Questions Answered

  • Is there some Catholic teaching on the morality of the nanny state and its tendency to try to control all of life through federal law?
  • Can you give me some guidance as to the use of the media? We used to have a Legion of Decency which rated films based on their moral content. Without this, is there some principle I can use to guide my viewing?

Question: Is there some Catholic teaching on the morality of the nanny state and its tendency to try to control all of life through federal law?

Answer: There is an excellent book written during the Great Depression by Fulton Sheen, now again available in print, called Freedom Under God, which addresses this very timely question. In this book, Sheen makes use of the papal sources available at that time on social teachings of the Church on a variety of subjects, including the idea that our freedom and truth come solely from the state. This was a question very current in his time because of the ascendancy of Nazism, Fascism, and Marxism, all of which result from an uncontrolled idea that the state is the sole determiner of rights, justice, and morality.

The state, of course, is a natural society to which all human beings must belong, because man is naturally a social animal. However, when the state oversteps its bounds, it does not encourage liberty and freedom, but dependence and collectivism. Man is no longer an individual with inalienable rights, but a cipher of the collective. In this view, the collective must determine and control every facet of man’s life.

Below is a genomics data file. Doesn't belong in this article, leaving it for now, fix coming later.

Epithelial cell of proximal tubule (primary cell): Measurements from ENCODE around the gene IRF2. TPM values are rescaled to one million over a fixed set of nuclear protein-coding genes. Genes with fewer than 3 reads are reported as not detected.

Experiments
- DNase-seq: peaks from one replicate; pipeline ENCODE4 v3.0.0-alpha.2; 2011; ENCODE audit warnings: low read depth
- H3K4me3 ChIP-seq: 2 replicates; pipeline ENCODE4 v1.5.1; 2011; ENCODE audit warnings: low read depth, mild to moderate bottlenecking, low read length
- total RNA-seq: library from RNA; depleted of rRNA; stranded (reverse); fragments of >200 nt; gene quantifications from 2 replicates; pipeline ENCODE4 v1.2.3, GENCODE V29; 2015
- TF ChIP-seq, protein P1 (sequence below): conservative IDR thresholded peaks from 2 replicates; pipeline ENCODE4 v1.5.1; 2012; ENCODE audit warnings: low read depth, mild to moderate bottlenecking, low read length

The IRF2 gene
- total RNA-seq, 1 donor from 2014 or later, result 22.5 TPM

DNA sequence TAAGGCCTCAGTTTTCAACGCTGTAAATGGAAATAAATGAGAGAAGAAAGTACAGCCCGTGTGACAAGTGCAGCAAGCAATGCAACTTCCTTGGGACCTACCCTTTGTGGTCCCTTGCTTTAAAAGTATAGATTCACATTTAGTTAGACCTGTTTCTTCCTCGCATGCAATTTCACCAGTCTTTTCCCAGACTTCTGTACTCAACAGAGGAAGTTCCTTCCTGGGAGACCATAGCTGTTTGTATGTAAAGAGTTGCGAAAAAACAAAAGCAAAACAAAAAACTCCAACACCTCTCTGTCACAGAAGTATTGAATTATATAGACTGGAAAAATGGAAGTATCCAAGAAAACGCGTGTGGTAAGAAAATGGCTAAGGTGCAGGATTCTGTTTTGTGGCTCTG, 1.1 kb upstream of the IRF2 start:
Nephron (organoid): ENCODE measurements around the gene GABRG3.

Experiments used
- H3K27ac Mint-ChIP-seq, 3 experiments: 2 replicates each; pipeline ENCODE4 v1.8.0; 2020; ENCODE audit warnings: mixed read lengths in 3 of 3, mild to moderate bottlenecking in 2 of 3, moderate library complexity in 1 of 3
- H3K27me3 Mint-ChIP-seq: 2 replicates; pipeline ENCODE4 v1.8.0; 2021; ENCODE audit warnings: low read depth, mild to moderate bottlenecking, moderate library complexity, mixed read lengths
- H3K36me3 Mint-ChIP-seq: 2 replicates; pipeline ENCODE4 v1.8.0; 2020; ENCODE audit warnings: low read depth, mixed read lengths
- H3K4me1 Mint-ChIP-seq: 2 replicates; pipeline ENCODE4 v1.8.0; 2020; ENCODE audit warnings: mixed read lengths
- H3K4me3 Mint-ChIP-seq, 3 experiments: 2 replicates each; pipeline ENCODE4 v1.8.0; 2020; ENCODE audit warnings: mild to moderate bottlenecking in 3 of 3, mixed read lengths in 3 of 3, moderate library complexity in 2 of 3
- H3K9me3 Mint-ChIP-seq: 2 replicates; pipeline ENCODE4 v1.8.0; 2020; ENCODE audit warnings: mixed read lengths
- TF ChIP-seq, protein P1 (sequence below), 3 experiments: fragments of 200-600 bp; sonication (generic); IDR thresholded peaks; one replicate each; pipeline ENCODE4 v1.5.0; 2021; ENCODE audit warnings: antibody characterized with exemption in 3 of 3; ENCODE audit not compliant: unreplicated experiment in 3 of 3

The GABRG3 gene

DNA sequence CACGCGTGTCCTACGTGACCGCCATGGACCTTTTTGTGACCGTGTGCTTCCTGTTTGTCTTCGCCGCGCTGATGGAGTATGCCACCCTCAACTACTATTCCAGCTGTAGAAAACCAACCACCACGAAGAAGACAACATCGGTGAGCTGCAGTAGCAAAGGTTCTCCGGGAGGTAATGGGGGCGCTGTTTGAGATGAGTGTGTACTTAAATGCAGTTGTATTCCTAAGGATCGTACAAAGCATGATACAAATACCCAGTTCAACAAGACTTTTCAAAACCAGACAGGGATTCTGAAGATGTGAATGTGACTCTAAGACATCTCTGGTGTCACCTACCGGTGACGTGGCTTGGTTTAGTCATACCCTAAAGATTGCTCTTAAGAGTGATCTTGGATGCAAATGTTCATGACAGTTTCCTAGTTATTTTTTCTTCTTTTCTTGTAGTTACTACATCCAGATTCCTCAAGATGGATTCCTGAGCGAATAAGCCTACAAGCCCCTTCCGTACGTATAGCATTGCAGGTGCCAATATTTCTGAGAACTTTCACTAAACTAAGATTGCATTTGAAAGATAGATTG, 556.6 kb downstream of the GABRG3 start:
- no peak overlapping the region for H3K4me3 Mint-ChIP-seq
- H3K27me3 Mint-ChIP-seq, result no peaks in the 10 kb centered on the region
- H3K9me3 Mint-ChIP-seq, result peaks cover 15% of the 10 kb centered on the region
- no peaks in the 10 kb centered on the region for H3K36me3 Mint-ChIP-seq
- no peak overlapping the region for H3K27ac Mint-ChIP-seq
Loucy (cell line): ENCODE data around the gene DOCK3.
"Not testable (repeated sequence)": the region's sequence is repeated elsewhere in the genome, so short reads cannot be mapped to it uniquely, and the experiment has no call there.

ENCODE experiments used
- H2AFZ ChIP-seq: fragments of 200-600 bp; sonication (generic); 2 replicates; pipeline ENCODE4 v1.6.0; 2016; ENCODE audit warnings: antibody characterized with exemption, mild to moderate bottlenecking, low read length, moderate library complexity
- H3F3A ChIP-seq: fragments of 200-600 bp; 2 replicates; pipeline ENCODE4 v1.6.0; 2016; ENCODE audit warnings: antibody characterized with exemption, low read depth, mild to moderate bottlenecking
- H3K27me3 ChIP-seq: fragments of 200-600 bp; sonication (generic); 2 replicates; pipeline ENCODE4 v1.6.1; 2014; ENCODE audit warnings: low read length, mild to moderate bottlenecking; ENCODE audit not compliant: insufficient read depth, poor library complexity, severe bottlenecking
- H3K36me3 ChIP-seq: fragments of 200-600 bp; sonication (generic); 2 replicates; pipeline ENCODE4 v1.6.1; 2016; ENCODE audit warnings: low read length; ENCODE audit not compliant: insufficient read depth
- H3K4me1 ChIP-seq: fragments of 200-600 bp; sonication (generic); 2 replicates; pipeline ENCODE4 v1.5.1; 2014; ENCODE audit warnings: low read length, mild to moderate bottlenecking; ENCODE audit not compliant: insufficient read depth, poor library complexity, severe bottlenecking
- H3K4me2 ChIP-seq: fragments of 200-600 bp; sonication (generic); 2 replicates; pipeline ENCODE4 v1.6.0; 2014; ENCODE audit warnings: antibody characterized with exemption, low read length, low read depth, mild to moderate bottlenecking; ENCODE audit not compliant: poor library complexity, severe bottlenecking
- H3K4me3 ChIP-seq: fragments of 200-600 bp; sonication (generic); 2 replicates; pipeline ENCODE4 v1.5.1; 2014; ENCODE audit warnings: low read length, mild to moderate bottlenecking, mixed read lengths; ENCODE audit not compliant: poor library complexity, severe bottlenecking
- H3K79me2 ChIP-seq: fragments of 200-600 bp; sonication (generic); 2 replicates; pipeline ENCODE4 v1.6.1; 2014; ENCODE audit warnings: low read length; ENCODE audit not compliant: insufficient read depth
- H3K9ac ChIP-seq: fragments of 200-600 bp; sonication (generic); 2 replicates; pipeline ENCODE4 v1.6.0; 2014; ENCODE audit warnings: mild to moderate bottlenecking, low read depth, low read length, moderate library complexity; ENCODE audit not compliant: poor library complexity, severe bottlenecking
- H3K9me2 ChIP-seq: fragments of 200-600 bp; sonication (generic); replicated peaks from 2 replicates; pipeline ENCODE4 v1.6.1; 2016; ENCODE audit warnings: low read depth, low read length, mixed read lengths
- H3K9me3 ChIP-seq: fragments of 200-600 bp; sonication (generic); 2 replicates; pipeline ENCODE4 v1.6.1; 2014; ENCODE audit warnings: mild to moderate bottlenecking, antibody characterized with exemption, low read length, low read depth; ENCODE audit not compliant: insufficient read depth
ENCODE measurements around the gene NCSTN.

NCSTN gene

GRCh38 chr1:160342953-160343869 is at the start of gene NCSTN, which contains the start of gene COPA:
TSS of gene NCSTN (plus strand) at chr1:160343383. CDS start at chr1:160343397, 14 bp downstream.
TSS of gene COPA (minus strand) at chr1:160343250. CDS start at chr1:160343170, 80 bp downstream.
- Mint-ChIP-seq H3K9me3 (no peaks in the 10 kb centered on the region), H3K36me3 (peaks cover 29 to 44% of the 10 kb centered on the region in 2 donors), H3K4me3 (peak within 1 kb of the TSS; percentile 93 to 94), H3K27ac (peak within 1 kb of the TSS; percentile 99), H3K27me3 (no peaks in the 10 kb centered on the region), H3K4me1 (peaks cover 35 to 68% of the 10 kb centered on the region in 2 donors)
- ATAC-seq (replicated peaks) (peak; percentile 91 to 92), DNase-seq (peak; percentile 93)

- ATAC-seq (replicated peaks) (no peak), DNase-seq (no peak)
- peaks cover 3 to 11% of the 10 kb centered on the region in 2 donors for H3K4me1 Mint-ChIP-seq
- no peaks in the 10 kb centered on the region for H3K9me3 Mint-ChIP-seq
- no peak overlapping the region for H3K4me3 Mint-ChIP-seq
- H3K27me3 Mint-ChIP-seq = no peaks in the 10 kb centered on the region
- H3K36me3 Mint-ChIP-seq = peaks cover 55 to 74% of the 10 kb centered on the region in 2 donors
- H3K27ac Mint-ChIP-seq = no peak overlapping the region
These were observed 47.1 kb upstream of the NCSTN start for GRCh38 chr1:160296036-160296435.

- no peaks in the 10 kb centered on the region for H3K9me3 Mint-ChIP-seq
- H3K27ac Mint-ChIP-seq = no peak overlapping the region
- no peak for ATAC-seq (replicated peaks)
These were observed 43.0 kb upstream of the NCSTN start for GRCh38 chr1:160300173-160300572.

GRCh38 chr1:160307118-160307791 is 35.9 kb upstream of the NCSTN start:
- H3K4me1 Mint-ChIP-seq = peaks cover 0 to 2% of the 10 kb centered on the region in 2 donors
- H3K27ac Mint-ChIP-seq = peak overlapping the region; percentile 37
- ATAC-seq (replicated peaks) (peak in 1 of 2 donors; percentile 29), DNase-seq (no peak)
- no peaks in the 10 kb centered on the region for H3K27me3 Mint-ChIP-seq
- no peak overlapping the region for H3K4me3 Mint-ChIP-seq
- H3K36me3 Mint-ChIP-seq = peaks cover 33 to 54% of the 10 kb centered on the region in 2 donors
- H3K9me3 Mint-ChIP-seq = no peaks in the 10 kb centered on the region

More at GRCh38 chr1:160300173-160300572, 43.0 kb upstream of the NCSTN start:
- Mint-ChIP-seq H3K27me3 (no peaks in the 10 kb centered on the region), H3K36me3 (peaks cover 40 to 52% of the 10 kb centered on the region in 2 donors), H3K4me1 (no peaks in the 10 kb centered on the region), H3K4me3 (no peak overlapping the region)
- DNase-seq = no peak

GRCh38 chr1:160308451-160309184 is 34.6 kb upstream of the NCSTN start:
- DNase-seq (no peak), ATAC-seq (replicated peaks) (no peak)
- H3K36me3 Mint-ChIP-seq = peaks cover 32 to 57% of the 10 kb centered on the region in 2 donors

Sheen writes:

The rights of the person are derived from the good, in the sense that every being is directed to that which is good. The proximate source of human rights, then, is not the state (Hegel), not the social contract of individual wills (Rousseau), not the emergence of new biological factors (Spencer), not the will of the majority, not the socially useful, not a Constitution, not a Dictator, nor a Parliament, but a person made to the image and likeness of God, endowed with the power of self-determination, and therefore, the right of self-realization, both in this world and in the next. (p. 148)

He then goes on to recount that many think, that though the U.S. Constitution was derived from Enlightenment ideas, in fact, its emphasis on inalienable rights can be traced more to Catholic sources, especially a work of Cardinal Robert Bellarmine, De Laicis. The principal English theorist of the divine right of kings, Robert Filmer, wrote a work in which he disputed Bellarmine. Interestingly, Jefferson had this book in his library, and the only passage underlined in it, is that of Cardinal Bellarmine, which reads:

Secular or civil power is instituted by man; it is in the people unless they bestow it on a prince. This power is immediately in the whole multitude, as in the subject for it; for this power is in divine law, but the divine law has given the power to no particular man. … Power is given by the multitude to one man, or to more, by the same law of nature; for the commonwealth cannot exercise this power, therefore, it is bound to bestow it upon some one man or some few. It depends upon the consent of the multitude to ordain over themselves a king, or a consul, or other magistrates; and if there be a lawful cause, the multitude may change the kingdom into an aristocracy or a democracy. (p. 152)